Tether’s Former Auditor Fined $1.5 Million for Improper Conduct
- Friedman LLP had agreed to settle the charges and will also pay approximately $1.5 million in fines.
- SEC alleges that in Friedman LLP’s audits of the two companies, the auditor was found to have lied about conducting its audits following the standards of the Public Company Accounting Oversight Board.
The U.S. Securities and Exchange Commission(SEC) has fined Tether’s former auditing firm Friedman LLP for “improper professional conduction” and for allegedly violating federal security laws.
SEC alleges that Friedman was engaged in several instances of “improper professional conduct” in its audits of two publicly traded companies, Chinese grocery chain iFresh and another, an unnamed company, from 2017 to 2020.
The regulator notes that in Friedman LLP’s audits of the two companies, the auditor was found to have lied about conducting its audits in accordance with the standards of the Public Company Accounting Oversight Board.
SEC further, in its order, pointed out Friedman’s sloppy accounting practices, including its failure to “respond to fraud risks” and “exercise due professional care and professional skepticism.”
The SEC’s order highlights that the auditing firm did not admit or deny the SEC’s findings, had agreed to settle the charges, and will also pay approximately $1.5 million in fines.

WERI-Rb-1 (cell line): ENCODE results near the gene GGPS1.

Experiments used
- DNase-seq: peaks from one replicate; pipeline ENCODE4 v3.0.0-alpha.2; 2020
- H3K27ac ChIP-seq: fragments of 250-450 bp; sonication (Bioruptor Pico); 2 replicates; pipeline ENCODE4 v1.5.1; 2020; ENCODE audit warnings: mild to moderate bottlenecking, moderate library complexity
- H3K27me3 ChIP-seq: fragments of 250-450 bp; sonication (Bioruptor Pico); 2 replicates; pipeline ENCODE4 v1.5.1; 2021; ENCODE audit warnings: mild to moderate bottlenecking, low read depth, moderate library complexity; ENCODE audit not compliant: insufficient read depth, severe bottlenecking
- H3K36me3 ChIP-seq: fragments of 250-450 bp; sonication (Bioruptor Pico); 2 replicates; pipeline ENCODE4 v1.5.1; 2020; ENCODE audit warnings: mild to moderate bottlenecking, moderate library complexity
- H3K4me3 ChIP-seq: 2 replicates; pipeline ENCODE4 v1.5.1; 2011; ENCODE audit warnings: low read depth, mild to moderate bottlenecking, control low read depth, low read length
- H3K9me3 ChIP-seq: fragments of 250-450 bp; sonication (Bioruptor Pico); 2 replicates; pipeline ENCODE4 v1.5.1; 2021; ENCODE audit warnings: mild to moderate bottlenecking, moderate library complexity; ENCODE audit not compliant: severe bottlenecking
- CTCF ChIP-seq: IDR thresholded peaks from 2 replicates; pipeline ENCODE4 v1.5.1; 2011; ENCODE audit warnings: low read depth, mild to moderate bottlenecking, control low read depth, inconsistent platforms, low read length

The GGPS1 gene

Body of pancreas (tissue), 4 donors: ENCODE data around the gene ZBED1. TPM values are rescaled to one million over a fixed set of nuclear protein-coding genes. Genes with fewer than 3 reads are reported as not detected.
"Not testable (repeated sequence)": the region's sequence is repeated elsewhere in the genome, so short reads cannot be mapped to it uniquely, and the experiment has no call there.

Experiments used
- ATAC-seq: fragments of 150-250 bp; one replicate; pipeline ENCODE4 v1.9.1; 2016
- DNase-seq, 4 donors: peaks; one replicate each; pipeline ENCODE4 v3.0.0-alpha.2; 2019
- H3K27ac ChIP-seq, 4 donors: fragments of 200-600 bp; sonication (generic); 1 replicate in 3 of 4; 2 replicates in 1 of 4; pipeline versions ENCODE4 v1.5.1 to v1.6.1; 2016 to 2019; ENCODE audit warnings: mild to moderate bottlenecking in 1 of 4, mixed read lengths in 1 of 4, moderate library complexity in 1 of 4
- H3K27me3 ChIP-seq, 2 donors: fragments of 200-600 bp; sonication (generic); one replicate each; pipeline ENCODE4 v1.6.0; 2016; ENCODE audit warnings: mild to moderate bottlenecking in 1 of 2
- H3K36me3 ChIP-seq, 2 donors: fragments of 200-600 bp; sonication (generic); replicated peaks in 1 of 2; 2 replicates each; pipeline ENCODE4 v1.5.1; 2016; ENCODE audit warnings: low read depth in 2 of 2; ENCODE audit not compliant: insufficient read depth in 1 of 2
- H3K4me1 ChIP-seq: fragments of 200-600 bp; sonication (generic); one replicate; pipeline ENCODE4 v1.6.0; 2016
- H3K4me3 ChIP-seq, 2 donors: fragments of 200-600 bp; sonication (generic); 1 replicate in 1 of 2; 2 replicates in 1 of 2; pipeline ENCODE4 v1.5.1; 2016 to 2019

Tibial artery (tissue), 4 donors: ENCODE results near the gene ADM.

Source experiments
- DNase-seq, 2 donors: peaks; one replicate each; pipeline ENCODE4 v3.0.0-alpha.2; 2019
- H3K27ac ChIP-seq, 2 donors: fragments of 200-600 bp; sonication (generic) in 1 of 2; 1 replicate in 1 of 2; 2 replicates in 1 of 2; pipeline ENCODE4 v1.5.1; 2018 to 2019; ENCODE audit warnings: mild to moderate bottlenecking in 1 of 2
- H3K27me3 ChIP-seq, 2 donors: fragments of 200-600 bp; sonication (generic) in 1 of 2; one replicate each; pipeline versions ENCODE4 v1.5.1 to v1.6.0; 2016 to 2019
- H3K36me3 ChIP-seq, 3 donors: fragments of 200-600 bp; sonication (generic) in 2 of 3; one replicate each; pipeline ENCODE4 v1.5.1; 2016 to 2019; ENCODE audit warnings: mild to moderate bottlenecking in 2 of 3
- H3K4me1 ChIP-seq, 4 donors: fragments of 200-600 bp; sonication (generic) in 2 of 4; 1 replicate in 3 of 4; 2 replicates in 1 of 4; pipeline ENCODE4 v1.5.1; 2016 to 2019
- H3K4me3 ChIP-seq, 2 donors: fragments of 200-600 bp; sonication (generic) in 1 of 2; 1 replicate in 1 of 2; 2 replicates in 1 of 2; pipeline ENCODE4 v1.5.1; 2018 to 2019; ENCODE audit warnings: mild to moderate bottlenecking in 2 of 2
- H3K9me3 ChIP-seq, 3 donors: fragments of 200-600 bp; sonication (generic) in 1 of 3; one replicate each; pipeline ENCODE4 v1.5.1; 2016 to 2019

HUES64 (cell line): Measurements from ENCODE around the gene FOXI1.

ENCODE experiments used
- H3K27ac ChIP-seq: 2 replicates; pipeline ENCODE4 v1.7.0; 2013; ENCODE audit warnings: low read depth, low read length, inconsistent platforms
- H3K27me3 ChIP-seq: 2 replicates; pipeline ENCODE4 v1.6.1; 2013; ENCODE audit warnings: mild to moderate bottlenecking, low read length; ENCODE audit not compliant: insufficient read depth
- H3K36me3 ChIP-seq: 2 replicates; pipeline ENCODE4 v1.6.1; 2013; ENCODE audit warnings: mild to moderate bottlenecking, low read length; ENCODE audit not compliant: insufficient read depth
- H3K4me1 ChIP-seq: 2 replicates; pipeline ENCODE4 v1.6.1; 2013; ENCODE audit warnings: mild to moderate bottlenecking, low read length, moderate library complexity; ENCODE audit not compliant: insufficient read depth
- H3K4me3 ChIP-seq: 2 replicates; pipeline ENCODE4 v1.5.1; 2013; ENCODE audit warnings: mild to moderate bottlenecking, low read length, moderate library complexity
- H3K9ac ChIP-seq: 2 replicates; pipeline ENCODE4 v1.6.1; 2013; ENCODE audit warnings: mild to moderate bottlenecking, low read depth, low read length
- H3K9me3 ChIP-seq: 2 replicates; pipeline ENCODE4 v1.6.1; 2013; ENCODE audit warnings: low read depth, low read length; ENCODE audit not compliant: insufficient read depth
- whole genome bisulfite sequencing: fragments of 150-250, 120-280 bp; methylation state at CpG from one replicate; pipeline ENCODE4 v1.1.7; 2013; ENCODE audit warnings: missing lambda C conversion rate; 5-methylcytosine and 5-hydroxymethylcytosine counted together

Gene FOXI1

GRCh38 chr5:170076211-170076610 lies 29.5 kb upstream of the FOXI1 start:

In its settlement agreement with the SEC, the auditing firm has agreed to train its staff in proper auditing procedures and will pay a $1 million civil penalty and $564,138 in disgorgement and prejudgment interest.
While the SEC order doesn’t mention Tether, the stablecoin issuer retained Friedman LLP as auditor from May 2017 to January 2018 before ending the relationship.
As per media reports, Tether fired the accounting firm for not providing an audit quickly enough.
In 2021, Tether and Bitfinex reached an agreement with the New York attorney general’s office to pay an $18.5 million fine to settle a legal dispute covering up the apparent loss of $850 million of commingled client and corporate funds.
Last week, a U.S. judge ordered Tether to produce financial documents to prove the dollar backing of USDT as part of a lawsuit alleging the firm manipulated crypto markets.
As part of the order, Tether was asked to release “balance sheets, income statements, general ledgers, cash-flow statements, and profit and loss statements”.